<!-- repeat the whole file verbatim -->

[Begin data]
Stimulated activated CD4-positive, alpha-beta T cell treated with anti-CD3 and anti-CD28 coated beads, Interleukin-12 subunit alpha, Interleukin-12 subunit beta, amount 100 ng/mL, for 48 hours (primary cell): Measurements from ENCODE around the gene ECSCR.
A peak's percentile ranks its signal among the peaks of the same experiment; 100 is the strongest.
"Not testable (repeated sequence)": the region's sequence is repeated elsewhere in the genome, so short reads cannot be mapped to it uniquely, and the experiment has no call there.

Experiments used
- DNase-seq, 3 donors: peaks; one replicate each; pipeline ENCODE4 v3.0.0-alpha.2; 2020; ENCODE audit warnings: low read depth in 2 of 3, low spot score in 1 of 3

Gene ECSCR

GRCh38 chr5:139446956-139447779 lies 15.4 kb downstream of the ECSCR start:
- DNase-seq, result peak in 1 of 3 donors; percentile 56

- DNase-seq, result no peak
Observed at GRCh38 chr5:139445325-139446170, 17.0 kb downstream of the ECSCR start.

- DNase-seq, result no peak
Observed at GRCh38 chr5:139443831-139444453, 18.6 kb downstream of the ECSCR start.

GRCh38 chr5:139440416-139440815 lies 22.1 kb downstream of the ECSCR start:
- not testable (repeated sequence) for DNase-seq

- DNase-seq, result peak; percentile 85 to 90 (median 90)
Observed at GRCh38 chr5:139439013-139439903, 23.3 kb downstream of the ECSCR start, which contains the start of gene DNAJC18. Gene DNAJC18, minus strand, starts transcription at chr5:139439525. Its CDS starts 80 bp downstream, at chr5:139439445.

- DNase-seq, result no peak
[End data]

Stimulated activated CD4-positive, alpha-beta T cell treated with anti-CD3 and anti-CD28 coated beads, Interleukin-12 subunit alpha, Interleukin-12 subunit beta, amount 100 ng/mL, for 48 hours (primary cell): Measurements from ENCODE around the gene ECSCR.
A peak's percentile ranks its signal among the peaks of the same experiment; 100 is the strongest.
"Not testable (repeated sequence)": the region's sequence is repeated elsewhere in the genome, so short reads cannot be mapped to it uniquely, and the experiment has no call there.

Experiments used
- DNase-seq, 3 donors: peaks; one replicate each; pipeline ENCODE4 v3.0.0-alpha.2; 2020; ENCODE audit warnings: low read depth in 2 of 3, low spot score in 1 of 3

Gene ECSCR

GRCh38 chr5:139446956-139447779 lies 15.4 kb downstream of the ECSCR start:
- DNase-seq, result peak in 1 of 3 donors; percentile 56

- DNase-seq, result no peak
Observed at GRCh38 chr5:139445325-139446170, 17.0 kb downstream of the ECSCR start.

- DNase-seq, result no peak
Observed at GRCh38 chr5:139443831-139444453, 18.6 kb downstream of the ECSCR start.

GRCh38 chr5:139440416-139440815 lies 22.1 kb downstream of the ECSCR start:
- not testable (repeated sequence) for DNase-seq

- DNase-seq, result peak; percentile 85 to 90 (median 90)
Observed at GRCh38 chr5:139439013-139439903, 23.3 kb downstream of the ECSCR start, which contains the start of gene DNAJC18. Gene DNAJC18, minus strand, starts transcription at chr5:139439525. Its CDS starts 80 bp downstream, at chr5:139439445.

- DNase-seq, result no peak